Fast forward to 1990 and Dennis Peron launching of the San Francisco Cannabis Buyer’s Club in response to the AIDS epidemic.  “A unique research opportunity” is how Tod saw the club.

Dennis had drafted and successfully campaigned for Proposition P —a request by San Francisco voters that “Licensed physicians shall not be penalized for or restricted from prescribing hemp preparations for medical purposes to any patient.”  Prop P passed by a 4-to-1 margin and the city supervisors passed a corresponding resolution that Dennis would cite as “the authority by which the buyers club will supply cannabis to those who can benefit by it.”

Tod drafted an intake protocol for the club — a letter of diagnosis from a licensed physician was the key requirement (which Dennis would waive for applicants 65 and older). Tod also arranged to interview members. The result was a formal paper that Tod eventually posted online, “Cannabis Medicinal Uses at a ‘Buyers’ Club.” It was based on data from 57 SFCBC members (41 HIV+). They reported using for multiple purposes:

“Anorexia/nausea/vomiting/diarrhea 39, anxiety/panic attacks/depression 39, AIDS related illness (wasting) 35, arthritis and other pain 22, muscle spasm 19, harm reduction: alcohol substitution 12, opioid substitution 6, amphetamine substitution 1, followed by migraine/vascular headache 11, cancer/cancer chemotherapy 10, asthma/cough 9, itching/hiccough 8, epilepsy 5, glaucoma 4, drusen of the optic chiasm 1,  post-traumatic stress disorder 1, and pre-menstrual syndrome 1.”

Tod concluded: “Cannabis is not a new drug. Medicinal applications reported by self-medicating buyers would appear to reconfirm descriptions in clinical literature before the drug was removed from prescriptive availability. Further clinical study is warranted. Restoration of cannabis to prescriptive availability is indicated.”

Membership in the Cannabis Buyers Club grew steadily in the early ‘90s as people with conditions other than AIDS joined. Tod continued interviewing members and updating his master list of conditions treated successfully with cannabis.

The Run-up to Prop 215
“The movement that had been asleep for  20 years woke up when the medical dimension emerged on the scene,” says Pebbles Trippet. Activists using Dennis’s club as their informal headquarters helped draft and lobby for medical-marijuana bills introduced in 1994 and ‘95 by State Senator John Vasconcellos (D. Santa Clara). Both times the bills were whittled down by the legislature to apply only to patients suffering from AIDS, cancer, multiple sclerosis, and glaucoma. And both times the bills were vetoed by Republican Governor Pete Wilson.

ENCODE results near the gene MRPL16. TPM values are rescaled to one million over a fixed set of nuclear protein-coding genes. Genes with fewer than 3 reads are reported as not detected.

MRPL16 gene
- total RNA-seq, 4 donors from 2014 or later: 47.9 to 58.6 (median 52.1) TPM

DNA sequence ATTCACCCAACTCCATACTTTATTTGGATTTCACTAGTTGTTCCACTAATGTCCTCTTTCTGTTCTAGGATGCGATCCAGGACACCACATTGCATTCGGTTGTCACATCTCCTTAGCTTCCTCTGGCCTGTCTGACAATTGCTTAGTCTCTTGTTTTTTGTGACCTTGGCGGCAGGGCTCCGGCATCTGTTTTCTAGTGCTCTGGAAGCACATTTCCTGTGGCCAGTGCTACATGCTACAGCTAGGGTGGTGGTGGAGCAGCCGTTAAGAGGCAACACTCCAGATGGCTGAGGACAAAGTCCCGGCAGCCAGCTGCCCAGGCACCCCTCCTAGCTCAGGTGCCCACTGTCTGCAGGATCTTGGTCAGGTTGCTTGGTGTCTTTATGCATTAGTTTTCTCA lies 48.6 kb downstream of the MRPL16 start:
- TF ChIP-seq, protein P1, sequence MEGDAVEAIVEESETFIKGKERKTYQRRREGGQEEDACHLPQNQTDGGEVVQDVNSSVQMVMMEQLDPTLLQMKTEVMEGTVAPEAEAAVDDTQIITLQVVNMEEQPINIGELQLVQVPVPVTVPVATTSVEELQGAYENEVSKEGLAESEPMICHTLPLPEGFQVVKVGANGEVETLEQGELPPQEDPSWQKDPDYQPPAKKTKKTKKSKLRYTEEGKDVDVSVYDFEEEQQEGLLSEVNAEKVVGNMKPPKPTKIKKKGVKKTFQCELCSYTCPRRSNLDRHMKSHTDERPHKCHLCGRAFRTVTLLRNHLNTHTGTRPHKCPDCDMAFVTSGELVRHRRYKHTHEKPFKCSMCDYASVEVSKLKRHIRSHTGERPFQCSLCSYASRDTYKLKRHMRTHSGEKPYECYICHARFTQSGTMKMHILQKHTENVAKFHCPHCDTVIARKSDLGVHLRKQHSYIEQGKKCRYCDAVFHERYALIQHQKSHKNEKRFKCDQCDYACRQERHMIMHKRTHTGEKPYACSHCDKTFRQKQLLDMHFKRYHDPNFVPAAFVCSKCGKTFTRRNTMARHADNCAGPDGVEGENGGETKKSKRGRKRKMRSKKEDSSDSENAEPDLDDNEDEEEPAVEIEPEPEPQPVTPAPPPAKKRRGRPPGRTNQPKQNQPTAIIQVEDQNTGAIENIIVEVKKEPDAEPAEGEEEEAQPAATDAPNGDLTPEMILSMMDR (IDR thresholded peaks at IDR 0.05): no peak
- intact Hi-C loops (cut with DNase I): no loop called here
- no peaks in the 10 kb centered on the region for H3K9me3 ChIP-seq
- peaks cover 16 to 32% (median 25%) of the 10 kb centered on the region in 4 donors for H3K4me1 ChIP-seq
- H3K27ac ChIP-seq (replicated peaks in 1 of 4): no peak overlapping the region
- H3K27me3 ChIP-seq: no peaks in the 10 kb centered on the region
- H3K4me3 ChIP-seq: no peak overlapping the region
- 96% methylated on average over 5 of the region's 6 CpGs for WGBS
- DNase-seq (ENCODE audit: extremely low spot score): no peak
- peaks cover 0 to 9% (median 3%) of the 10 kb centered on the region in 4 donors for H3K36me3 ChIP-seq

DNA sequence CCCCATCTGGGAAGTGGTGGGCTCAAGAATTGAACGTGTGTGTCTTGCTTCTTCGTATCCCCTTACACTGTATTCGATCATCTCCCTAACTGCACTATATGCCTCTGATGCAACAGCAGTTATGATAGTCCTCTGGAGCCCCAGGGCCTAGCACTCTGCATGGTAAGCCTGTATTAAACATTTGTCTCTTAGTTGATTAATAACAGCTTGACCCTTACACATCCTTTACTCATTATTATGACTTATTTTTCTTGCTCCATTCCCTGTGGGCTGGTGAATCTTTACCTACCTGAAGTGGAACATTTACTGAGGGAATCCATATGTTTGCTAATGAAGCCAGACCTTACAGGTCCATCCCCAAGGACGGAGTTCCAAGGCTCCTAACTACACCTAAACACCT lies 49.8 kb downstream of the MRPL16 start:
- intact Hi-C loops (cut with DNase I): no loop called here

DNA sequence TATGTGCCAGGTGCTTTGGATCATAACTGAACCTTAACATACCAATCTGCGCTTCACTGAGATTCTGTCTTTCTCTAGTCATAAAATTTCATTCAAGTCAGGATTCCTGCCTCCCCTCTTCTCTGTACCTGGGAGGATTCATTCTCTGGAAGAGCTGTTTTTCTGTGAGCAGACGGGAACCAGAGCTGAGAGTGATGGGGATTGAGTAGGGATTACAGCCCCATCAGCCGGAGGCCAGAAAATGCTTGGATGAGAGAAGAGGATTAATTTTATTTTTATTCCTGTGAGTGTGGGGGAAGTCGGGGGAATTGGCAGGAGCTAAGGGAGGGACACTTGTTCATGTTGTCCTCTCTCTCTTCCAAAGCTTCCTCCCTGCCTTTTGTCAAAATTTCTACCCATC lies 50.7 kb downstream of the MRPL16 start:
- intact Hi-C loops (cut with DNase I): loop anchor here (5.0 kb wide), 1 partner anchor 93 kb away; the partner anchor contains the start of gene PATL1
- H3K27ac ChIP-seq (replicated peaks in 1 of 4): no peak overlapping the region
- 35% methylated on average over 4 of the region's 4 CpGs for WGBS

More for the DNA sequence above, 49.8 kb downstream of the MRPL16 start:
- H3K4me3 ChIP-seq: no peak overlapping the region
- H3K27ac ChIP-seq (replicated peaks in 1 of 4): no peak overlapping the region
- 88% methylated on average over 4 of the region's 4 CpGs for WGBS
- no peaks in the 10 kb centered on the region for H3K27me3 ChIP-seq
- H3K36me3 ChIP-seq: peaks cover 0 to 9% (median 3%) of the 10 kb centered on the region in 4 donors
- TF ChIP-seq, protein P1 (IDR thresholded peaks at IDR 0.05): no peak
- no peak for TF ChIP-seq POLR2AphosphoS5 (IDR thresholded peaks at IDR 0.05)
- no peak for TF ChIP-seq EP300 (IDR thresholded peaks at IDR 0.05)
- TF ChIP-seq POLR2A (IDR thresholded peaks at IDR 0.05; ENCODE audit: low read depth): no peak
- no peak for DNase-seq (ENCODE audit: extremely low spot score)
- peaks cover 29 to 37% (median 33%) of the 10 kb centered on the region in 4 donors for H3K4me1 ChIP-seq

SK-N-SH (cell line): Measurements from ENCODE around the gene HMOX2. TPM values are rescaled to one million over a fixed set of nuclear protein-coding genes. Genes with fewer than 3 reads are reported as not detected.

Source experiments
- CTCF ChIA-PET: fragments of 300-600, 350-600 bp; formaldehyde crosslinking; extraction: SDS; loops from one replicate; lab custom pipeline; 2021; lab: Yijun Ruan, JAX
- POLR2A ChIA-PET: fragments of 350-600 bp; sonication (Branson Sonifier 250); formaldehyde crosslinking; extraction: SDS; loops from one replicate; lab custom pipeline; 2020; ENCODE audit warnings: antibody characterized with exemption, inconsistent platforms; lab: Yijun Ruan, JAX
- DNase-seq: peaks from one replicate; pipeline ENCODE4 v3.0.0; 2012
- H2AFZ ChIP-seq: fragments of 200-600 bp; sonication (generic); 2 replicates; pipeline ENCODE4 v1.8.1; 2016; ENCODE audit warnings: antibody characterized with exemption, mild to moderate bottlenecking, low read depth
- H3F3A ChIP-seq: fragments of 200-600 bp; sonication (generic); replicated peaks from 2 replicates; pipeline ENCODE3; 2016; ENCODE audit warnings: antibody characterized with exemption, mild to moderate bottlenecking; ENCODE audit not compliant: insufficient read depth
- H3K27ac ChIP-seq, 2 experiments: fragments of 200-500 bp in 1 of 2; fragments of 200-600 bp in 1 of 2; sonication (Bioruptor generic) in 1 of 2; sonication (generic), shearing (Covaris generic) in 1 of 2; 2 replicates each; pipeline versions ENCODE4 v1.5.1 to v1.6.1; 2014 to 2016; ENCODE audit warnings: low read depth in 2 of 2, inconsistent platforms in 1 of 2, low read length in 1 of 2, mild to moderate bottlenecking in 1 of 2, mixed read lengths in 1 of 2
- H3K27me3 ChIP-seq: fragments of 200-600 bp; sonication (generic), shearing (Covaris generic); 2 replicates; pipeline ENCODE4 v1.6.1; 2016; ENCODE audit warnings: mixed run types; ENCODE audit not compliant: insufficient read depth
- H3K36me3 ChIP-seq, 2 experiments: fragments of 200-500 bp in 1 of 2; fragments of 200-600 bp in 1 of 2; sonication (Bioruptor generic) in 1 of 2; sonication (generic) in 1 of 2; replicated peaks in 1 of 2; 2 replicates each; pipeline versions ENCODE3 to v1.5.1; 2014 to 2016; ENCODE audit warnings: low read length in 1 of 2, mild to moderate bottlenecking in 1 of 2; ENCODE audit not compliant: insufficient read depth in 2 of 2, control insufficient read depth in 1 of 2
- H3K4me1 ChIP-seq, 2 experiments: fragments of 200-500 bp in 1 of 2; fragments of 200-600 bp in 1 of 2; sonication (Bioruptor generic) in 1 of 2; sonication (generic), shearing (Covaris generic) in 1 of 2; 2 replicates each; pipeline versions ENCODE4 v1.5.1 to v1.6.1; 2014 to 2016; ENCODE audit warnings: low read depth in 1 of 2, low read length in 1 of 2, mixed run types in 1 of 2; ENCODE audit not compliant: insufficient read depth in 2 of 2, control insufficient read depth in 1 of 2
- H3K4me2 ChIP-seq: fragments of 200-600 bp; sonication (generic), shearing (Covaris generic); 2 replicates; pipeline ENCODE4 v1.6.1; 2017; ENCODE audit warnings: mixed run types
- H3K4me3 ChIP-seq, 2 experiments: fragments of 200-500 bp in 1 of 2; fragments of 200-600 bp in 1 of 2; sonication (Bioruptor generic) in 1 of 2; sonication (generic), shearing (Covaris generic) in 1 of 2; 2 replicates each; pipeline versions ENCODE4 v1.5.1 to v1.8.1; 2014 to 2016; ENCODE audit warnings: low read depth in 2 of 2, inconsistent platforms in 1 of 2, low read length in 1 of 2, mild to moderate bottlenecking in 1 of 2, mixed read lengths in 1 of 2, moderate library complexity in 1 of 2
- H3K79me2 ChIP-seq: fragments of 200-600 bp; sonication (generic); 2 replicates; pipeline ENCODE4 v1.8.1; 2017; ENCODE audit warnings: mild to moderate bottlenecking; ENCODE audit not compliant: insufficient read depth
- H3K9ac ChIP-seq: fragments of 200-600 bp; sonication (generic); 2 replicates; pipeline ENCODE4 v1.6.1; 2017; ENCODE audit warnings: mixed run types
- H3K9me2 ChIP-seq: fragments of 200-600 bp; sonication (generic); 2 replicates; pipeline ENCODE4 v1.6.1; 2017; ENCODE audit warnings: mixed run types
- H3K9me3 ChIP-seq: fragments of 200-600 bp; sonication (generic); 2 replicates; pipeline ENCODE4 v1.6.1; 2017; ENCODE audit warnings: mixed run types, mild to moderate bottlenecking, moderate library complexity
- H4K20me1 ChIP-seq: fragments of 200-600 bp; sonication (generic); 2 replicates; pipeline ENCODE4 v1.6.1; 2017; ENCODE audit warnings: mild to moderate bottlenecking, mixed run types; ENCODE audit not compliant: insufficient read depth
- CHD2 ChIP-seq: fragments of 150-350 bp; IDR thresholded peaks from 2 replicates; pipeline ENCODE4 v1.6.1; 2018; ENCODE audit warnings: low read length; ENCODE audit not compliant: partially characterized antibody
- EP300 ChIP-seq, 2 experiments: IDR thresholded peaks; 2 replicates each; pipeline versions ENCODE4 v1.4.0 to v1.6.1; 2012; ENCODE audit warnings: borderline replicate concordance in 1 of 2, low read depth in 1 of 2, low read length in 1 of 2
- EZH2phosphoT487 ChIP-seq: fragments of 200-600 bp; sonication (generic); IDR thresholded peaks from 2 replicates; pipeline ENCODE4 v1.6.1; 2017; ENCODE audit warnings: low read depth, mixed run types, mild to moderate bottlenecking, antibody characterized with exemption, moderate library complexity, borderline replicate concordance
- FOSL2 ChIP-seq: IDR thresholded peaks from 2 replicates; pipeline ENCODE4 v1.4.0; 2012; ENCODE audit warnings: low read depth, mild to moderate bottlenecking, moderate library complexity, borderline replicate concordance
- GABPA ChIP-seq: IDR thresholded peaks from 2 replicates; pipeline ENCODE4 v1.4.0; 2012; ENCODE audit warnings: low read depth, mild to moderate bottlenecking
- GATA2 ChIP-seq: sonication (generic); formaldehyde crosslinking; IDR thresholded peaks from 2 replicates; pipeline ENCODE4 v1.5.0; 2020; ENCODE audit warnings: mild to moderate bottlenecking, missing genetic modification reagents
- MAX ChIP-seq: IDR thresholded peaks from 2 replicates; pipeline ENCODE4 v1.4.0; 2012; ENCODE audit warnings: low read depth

“It’s a good thing Wilson vetoed those bills,” says Trippet, looking back.

Dennis and his allies responded with a ballot measure that would legalize marijuana for medical use and could not be vetoed or legally altered by politicians in Sacramento.  Dennis and Dale Gieringer of California NORMLwrote a first draft in July ’95. It was revised in extended discussions that included Dennis’s lieutenant John Entwistle, attorney Bill Panzer, Tod, Valerie Corral expressing the growers’ POV, and others offering their suggestions.

There was consensus among the drafters that the bill should protect all medical users. Mikuriya suggested wording that conferred protection not just on cannabis users treating certain specific illnesses but on those treating “…any other illness for which marijuana provides relief.”

The Value of Clinical Evidence

Instead of dismissing what patients were telling him about their cannabis use as skewed by the placebo effect or “drug-seeking behavior,” Mikuriya assumed that people were providing accurate information. In the conventional doctor-patient relationship, he liked to point out, the patient conceals illicit drug use. With a cannabis consultant, the patient can level.

Mikuriya extracted data from patients’ reports: what symptoms they were seeking to alleviate, with what types of cannabis, using what delivery system, to ingest what dose, how frequently, with what results… He based his landmark papers on Cannabis as a Substitute for Alcohol, Cannabis in the Treatment of PTSD, and Cannabis as a First-Line Treatment in Childhood Mental Disorders on clinical evidence.